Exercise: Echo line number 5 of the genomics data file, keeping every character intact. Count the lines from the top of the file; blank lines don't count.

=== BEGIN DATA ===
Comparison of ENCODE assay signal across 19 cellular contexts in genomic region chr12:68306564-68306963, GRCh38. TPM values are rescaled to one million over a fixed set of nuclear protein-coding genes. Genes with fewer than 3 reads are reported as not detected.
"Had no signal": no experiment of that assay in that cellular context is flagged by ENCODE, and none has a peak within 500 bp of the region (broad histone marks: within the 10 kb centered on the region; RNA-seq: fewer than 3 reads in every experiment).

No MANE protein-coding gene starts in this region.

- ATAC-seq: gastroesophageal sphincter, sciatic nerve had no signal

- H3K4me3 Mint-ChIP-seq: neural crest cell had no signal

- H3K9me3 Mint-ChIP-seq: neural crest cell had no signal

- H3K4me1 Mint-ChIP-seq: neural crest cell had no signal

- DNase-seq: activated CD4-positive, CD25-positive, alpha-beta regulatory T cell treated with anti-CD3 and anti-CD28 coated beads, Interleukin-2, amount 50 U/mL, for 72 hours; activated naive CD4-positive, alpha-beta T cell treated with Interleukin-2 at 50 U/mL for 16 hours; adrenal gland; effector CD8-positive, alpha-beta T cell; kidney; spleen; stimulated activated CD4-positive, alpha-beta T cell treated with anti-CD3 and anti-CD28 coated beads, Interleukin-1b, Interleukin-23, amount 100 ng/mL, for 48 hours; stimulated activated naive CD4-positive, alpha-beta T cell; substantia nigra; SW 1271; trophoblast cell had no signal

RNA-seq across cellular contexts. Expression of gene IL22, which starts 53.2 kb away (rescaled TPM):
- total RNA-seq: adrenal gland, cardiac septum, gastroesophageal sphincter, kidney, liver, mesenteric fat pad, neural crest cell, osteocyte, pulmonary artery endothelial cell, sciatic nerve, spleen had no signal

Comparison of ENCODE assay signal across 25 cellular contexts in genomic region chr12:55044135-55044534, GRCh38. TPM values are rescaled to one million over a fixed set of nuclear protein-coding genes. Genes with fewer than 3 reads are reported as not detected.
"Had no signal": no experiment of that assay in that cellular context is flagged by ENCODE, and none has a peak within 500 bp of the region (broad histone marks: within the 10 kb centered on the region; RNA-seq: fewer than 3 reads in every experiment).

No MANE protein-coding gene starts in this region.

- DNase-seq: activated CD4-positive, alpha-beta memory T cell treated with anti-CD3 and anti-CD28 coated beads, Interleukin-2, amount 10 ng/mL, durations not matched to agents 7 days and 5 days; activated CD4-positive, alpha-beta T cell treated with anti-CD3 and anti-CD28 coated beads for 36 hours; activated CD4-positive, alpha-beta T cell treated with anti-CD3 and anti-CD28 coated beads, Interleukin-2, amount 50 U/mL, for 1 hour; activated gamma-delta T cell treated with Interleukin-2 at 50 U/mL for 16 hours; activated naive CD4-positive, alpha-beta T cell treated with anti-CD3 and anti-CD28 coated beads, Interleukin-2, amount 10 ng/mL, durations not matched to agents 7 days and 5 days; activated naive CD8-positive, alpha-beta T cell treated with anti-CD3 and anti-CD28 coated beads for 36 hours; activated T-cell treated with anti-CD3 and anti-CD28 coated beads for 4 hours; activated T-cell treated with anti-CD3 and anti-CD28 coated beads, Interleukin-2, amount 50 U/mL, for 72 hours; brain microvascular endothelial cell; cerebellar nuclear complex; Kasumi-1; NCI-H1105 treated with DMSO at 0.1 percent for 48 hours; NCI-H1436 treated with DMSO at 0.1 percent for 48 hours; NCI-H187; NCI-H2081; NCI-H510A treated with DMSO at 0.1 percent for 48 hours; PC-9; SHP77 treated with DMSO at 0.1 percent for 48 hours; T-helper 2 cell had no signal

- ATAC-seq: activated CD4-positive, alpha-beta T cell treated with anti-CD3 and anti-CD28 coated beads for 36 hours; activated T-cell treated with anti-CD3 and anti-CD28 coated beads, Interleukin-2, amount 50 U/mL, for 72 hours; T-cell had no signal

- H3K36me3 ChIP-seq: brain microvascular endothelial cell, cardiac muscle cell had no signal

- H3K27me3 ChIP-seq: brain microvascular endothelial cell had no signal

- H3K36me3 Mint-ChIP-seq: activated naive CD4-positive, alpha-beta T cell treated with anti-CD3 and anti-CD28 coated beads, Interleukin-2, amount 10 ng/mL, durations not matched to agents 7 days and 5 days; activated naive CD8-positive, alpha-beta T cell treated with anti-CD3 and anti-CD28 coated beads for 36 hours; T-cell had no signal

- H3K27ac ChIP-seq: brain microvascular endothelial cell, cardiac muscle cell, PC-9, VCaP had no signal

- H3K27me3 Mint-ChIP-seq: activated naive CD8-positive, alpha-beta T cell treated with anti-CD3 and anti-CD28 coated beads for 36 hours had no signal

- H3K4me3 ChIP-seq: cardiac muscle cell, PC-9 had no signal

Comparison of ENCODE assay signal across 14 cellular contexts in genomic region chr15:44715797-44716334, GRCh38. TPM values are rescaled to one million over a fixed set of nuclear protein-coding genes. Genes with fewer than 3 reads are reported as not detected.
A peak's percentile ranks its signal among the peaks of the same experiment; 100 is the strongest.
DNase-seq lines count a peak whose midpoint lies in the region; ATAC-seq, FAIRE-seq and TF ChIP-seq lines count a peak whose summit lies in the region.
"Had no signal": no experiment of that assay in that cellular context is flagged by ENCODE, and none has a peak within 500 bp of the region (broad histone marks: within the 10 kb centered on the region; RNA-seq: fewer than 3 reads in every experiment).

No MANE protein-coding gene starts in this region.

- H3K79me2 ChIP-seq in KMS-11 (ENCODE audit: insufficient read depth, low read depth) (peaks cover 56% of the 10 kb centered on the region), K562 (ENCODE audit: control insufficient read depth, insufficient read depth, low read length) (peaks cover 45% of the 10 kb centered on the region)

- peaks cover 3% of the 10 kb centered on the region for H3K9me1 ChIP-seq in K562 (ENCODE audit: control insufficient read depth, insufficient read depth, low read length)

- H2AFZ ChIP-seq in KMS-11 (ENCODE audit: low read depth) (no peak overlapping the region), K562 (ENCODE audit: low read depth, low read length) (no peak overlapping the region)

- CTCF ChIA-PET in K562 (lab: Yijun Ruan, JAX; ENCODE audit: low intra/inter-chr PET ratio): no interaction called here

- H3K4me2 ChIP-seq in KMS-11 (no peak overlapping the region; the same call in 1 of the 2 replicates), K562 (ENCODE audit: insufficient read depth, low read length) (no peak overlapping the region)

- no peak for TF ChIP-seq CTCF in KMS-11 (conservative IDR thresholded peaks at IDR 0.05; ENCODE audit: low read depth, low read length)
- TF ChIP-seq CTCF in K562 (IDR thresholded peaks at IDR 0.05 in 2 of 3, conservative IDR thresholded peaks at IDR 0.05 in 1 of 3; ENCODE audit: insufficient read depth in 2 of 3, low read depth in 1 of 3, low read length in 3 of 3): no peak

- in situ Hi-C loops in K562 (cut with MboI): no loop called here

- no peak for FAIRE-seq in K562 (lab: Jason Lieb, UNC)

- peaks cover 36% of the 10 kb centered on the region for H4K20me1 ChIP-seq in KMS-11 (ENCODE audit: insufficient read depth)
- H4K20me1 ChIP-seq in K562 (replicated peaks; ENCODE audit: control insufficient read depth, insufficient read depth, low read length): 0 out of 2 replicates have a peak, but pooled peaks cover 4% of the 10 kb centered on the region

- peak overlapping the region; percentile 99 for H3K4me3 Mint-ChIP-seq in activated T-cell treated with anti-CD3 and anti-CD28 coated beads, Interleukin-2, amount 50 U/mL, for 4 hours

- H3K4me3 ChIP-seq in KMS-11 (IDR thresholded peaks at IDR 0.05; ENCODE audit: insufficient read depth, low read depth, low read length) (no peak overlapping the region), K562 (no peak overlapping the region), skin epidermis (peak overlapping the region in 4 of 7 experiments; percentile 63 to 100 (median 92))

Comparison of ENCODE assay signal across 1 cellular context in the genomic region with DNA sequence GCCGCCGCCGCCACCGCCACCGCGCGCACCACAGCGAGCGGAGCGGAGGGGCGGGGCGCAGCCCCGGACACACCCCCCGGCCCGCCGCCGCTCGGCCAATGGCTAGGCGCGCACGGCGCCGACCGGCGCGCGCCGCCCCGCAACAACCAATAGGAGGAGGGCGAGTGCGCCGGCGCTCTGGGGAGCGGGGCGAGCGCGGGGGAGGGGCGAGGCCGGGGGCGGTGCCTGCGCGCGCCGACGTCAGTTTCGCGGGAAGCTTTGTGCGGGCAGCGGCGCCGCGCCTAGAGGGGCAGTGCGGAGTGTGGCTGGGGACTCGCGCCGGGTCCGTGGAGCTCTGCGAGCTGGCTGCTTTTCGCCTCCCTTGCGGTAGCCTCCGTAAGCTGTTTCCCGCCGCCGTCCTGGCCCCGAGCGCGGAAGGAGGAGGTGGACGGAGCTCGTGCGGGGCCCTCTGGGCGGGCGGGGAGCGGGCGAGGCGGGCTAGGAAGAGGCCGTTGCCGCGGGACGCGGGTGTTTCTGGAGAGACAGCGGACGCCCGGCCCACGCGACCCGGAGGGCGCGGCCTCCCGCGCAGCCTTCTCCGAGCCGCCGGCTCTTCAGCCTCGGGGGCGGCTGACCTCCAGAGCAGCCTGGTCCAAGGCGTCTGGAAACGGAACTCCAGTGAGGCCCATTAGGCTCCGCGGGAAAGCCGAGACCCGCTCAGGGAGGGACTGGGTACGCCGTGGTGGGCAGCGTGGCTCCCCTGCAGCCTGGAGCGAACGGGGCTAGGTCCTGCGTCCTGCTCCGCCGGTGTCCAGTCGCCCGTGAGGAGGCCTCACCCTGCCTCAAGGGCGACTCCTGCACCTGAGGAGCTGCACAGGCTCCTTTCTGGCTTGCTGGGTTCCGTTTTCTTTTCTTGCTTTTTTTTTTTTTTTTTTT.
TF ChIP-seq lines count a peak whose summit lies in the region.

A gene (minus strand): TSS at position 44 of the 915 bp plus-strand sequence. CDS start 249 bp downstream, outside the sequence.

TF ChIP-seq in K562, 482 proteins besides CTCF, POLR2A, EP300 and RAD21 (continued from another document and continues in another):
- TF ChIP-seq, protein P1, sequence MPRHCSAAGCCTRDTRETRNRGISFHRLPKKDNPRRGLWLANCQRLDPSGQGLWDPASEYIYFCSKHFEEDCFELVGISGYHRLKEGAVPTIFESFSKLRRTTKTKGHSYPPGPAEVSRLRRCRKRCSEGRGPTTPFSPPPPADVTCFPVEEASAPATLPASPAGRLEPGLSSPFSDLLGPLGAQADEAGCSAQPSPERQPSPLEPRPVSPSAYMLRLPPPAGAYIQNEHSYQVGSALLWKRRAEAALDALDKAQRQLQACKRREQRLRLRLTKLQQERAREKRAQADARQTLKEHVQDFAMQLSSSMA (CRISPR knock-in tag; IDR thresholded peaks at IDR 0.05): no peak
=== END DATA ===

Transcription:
- H3K4me3 Mint-ChIP-seq: neural crest cell had no signal